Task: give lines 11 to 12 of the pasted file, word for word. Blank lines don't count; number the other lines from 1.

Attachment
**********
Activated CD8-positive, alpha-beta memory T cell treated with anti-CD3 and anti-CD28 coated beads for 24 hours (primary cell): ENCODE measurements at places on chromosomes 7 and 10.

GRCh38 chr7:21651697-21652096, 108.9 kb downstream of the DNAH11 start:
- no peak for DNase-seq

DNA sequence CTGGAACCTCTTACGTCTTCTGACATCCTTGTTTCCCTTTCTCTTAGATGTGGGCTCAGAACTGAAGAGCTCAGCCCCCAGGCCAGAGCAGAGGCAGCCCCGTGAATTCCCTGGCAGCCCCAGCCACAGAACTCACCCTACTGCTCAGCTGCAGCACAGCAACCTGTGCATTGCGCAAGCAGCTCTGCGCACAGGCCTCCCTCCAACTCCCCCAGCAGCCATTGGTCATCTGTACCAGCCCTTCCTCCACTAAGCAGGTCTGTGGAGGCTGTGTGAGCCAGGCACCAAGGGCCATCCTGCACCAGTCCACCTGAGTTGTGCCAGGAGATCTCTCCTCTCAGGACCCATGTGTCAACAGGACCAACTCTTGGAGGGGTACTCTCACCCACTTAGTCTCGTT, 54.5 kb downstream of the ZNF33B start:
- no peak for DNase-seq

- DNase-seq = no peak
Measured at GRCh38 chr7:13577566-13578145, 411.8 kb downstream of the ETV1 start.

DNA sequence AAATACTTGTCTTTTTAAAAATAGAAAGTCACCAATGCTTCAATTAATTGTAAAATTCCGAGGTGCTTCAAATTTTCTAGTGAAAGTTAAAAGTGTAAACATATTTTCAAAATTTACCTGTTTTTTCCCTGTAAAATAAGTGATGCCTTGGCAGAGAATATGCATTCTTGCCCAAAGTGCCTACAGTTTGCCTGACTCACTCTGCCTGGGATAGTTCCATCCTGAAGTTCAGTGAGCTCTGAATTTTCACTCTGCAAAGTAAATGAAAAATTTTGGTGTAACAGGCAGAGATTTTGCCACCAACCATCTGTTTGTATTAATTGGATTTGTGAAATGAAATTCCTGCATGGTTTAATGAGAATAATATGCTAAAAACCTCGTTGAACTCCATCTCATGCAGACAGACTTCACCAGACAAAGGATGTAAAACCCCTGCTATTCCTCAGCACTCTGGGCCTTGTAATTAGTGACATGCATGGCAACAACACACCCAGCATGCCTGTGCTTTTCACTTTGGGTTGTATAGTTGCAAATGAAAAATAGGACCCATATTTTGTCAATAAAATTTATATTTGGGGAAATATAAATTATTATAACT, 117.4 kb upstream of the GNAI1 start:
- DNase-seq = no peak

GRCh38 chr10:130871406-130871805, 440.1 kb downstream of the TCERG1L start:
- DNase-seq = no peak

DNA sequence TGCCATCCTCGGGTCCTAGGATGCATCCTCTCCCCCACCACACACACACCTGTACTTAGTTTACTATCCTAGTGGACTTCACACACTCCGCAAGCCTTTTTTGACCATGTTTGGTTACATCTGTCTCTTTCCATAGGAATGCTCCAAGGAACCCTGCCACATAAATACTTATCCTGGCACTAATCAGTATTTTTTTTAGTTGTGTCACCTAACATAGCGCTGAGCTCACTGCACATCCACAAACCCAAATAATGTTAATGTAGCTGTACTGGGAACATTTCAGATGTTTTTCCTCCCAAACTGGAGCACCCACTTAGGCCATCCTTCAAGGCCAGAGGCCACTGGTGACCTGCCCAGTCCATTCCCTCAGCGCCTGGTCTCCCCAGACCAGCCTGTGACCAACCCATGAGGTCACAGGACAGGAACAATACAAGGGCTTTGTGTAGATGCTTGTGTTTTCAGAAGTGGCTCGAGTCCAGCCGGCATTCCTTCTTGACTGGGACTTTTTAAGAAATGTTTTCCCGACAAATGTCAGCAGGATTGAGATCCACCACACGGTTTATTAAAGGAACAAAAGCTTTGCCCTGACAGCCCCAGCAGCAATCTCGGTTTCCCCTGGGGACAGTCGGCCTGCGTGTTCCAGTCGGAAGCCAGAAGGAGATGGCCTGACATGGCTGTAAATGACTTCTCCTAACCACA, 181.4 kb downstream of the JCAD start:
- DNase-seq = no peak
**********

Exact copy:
- DNase-seq = no peak

DNA sequence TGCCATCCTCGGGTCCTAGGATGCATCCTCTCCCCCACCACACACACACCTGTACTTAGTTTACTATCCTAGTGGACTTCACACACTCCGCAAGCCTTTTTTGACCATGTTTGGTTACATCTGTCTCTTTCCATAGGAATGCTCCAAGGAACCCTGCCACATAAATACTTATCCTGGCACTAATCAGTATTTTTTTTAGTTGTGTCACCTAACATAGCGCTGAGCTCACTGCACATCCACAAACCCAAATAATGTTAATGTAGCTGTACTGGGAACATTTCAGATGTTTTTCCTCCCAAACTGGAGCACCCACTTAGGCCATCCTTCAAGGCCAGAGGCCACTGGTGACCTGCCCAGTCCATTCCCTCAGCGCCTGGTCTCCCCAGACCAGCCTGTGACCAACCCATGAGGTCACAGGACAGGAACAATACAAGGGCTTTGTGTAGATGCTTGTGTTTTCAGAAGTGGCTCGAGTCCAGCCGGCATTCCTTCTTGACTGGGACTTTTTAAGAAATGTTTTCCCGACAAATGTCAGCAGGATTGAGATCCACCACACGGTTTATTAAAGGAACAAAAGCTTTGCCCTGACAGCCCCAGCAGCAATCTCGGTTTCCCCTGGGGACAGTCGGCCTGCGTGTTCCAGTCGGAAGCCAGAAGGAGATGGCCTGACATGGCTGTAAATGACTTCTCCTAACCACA, 181.4 kb downstream of the JCAD start: